The water crisis, due to vandalism and sabotage in the Ugu District Municipality, continues to affect the hospitality and tourism sectors.Picture: Nqobile Mbonambi/African News Agency(ANA)
The water crisis, due to vandalism and sabotage in the Ugu District Municipality, continues to affect the hospitality and tourism sectors.Picture: Nqobile Mbonambi/African News Agency(ANA)

Residents, guest houses hit by South Coast water crisis

By Thandeka Mgqibi Time of article published Dec 23, 2020

Share this article:

Durban - The water crisis, due to vandalism and sabotage in the Ugu District Municipality, continues to affect the hospitality and tourism sectors.

Despite the Covid-19 lockdown, the owners of B&Bs on Durban's South Coast said holidaymakers were arriving and the water outages would affect business, while residents have taken to social media to complain.

The owner of Sea-Spray Self Catering in Margate, who declined to be named, said 30 guests were booked last Tuesday and had it not been for her quick thinking, they would have left.

“There has been no water for about four weeks. When they arrived, both my JoJo tanks were empty. Some of the guests wanted to cancel the booking and wanted a refund. I then ordered 5 000 litres of water but the delivery truck did not arrive. Fortunately, my neighbour, who is supplied by a different reservoir, helped me fill the tanks and the guests stayed.”

A guest house owner in Ramsgate said he was forced to buy a JoJo tank. “It was costly but necessary. If not, I would have had to close. When there is no water, I have to outsource the laundry.”

He said he was still recovering from the losses incurred during the lockdown, but over the past few weeks business had gradually improved. "I am grateful that the festive season will keep me busy. I am fully booked until New Year’s Eve.“

A hotel owner in Port Shepstone said they currently had water.

"But the supply is interrupted now and then. It has become difficult to rely on a constant water supply … I am honest with customers and they are aware of the challenges in this region. I am just grateful that they have remained faithful throughout."

Residents along the affected areas on the South Coast have also complained on the Facebook group Ugu Complaints.

- “Still no water in Boyes Lane, Margate CBD. Ugu, what is going on?”

- “As the sun sets on day 21, we still sit with not one drop of water in Manaba Beach and no feedback from anyone.”

- “We now have brown water to drink in Shelly Beach. Cannot be healthy!”

- “Fifth Friday in a row that Port Edward is without water.”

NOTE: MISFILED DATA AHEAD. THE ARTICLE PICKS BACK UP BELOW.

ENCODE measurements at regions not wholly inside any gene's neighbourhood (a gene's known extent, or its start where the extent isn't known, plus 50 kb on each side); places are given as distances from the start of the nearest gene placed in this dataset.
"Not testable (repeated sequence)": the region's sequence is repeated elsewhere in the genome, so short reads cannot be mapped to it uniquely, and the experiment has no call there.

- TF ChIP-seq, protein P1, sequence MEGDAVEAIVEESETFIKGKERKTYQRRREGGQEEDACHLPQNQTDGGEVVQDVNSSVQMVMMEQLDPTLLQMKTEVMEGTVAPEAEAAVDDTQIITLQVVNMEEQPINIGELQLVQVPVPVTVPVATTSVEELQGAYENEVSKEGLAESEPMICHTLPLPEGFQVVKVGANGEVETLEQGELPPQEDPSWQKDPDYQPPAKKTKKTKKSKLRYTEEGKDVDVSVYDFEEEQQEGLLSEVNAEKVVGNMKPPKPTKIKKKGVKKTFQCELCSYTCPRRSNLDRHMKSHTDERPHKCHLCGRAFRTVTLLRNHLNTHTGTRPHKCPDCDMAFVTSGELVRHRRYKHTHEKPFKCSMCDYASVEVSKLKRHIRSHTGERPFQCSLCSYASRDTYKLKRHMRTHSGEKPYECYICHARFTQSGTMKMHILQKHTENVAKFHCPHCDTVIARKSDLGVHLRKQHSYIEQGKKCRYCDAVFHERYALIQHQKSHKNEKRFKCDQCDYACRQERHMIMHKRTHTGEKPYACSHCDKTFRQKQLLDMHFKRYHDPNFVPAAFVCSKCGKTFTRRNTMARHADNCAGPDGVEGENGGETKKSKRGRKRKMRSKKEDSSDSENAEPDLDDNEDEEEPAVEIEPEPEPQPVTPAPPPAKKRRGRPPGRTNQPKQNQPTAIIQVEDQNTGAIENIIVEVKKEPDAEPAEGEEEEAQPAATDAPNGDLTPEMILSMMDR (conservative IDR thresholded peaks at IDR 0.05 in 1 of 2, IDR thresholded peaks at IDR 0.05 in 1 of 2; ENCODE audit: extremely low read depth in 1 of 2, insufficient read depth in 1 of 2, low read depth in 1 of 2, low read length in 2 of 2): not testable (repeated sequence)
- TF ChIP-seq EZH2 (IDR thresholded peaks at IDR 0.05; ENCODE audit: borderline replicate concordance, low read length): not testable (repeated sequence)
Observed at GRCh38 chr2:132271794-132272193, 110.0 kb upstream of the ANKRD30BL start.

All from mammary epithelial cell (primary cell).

- “Once again, start of a new week without water in Marine Drive, Margate.”

Phelisa Mangcu, of the Ugu South Coast Tourism, said: “We understand measures are being taken to address the water situation in the long term but for the interim, the Ugu District Municipality will continue to dispatch water tankers to all affected areas. We also encourage tourism establishments, where possible, to install water retention tanks.”

She said they would continue “to work with all stakeholders to alert the municipality about problems as they arose, and ensure all visitors have a positive experience”.

“Despite these challenges, the KZN South Coast remains an established family holiday destination that offers extremely good value for money. Therefore we are confident that there will be a big influx of visitors."

Mangcu said several tourism establishments had provided positive feedback on December bookings.

"Some are with 100% occupancy rates already. The many outdoor, nature-based activities have proven to be an attractive option for people who had been confined to their homes during the lockdown.”

Lulamile Bodla, president of the South Coast Chamber of Commerce, said they met with Sizwe Ngcobo, the Ugu mayor, and he promised to work on the water matter.

“This is a big concern for us as a chamber, as we thought that businesses would recover under lockdown level 1, but now with the water issue, it has become a double blow.”

Bodla said they encouraged its members to have their own water storage, but some guests had cancelled their December bookings in October. “What’s worse is that this issue is not only affecting the hospitality industry but everyone, because water is a basic need to all."

France Zuma, the spokesperson for the Ugu District Municipality, said they were dismayed by the escalating acts of vandalism and sabotage of municipal infrastructure. He said this resulted in many areas in the district suffering prolonged supply interruptions.

Zuma said a back-up generator room at the Hanover pump station was burned two weeks ago and a pump station in Umzinto was vandalised. “It is believed that vandals broke the security gate to gain access, as electrical panel doors were illegally opened. Technicians discovered that motor cables were stolen, while all electrical components such as generators, control box and cables were vandalised, resulting in raw sewage spillage.”

Zama said Ugu viewed these as criminal acts and had since opened a case with the Port Edward police station.

Rishigen Viranna, the DA Ugu South constituency head, said: “We call on the premier to push the MEC of Corporate Governance and Traditional Affairs, Sipho Hlomuka, to place the district under Section 139 administration and appoint a competent administrator. The problems are both service delivery and political.”

In a letter to Sihle Zikalala, the KZN Premier, the DA said that almost 150 000 residents on the South Coast were without water for 16 days.

“Not only is this a brewing humanitarian crisis, but the Ugu District Municipality is also violating Covid-19 regulations. As the Covid-19 second wave hits, hand-washing is a vital prevention measure. Due to the lack of water provision, residents cannot comply with this vital measure."

The Post

Share this article: